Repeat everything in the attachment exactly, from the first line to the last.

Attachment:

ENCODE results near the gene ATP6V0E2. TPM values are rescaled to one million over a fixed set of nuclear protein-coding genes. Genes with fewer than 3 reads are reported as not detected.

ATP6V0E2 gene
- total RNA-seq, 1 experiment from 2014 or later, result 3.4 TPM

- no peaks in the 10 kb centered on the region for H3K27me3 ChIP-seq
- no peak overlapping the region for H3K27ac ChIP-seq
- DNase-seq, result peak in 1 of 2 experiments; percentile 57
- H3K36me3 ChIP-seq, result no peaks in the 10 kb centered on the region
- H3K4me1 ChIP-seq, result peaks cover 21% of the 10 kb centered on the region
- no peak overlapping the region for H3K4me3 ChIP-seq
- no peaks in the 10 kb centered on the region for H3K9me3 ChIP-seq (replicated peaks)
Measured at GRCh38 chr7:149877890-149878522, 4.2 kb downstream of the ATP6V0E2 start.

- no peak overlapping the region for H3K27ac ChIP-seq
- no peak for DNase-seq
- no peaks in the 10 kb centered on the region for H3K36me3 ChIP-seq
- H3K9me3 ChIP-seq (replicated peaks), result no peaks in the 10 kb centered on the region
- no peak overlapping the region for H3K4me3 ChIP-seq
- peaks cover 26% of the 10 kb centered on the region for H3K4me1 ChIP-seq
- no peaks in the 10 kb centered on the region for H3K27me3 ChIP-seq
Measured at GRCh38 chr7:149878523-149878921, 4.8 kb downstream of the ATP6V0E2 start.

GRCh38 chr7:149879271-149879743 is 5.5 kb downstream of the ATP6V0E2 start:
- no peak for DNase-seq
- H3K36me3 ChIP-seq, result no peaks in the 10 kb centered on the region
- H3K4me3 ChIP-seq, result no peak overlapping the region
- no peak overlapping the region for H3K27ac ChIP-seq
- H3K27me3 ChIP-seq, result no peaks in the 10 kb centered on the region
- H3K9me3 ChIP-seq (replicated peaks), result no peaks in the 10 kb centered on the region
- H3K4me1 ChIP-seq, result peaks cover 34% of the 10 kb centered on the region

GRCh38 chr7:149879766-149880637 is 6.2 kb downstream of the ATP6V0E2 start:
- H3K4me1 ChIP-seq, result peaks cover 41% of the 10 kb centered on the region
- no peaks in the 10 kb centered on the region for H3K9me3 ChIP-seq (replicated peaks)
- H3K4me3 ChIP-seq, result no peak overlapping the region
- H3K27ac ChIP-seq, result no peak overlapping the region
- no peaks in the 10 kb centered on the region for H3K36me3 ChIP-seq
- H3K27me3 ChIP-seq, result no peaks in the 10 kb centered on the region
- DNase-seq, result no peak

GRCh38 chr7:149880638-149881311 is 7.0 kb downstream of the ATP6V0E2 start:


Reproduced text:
ENCODE results near the gene ATP6V0E2. TPM values are rescaled to one million over a fixed set of nuclear protein-coding genes. Genes with fewer than 3 reads are reported as not detected.

ATP6V0E2 gene
- total RNA-seq, 1 experiment from 2014 or later, result 3.4 TPM

- no peaks in the 10 kb centered on the region for H3K27me3 ChIP-seq
- no peak overlapping the region for H3K27ac ChIP-seq
- DNase-seq, result peak in 1 of 2 experiments; percentile 57
- H3K36me3 ChIP-seq, result no peaks in the 10 kb centered on the region
- H3K4me1 ChIP-seq, result peaks cover 21% of the 10 kb centered on the region
- no peak overlapping the region for H3K4me3 ChIP-seq
- no peaks in the 10 kb centered on the region for H3K9me3 ChIP-seq (replicated peaks)
Measured at GRCh38 chr7:149877890-149878522, 4.2 kb downstream of the ATP6V0E2 start.

- no peak overlapping the region for H3K27ac ChIP-seq
- no peak for DNase-seq
- no peaks in the 10 kb centered on the region for H3K36me3 ChIP-seq
- H3K9me3 ChIP-seq (replicated peaks), result no peaks in the 10 kb centered on the region
- no peak overlapping the region for H3K4me3 ChIP-seq
- peaks cover 26% of the 10 kb centered on the region for H3K4me1 ChIP-seq
- no peaks in the 10 kb centered on the region for H3K27me3 ChIP-seq
Measured at GRCh38 chr7:149878523-149878921, 4.8 kb downstream of the ATP6V0E2 start.

GRCh38 chr7:149879271-149879743 is 5.5 kb downstream of the ATP6V0E2 start:
- no peak for DNase-seq
- H3K36me3 ChIP-seq, result no peaks in the 10 kb centered on the region
- H3K4me3 ChIP-seq, result no peak overlapping the region
- no peak overlapping the region for H3K27ac ChIP-seq
- H3K27me3 ChIP-seq, result no peaks in the 10 kb centered on the region
- H3K9me3 ChIP-seq (replicated peaks), result no peaks in the 10 kb centered on the region
- H3K4me1 ChIP-seq, result peaks cover 34% of the 10 kb centered on the region

GRCh38 chr7:149879766-149880637 is 6.2 kb downstream of the ATP6V0E2 start:
- H3K4me1 ChIP-seq, result peaks cover 41% of the 10 kb centered on the region
- no peaks in the 10 kb centered on the region for H3K9me3 ChIP-seq (replicated peaks)
- H3K4me3 ChIP-seq, result no peak overlapping the region
- H3K27ac ChIP-seq, result no peak overlapping the region
- no peaks in the 10 kb centered on the region for H3K36me3 ChIP-seq
- H3K27me3 ChIP-seq, result no peaks in the 10 kb centered on the region
- DNase-seq, result no peak

GRCh38 chr7:149880638-149881311 is 7.0 kb downstream of the ATP6V0E2 start: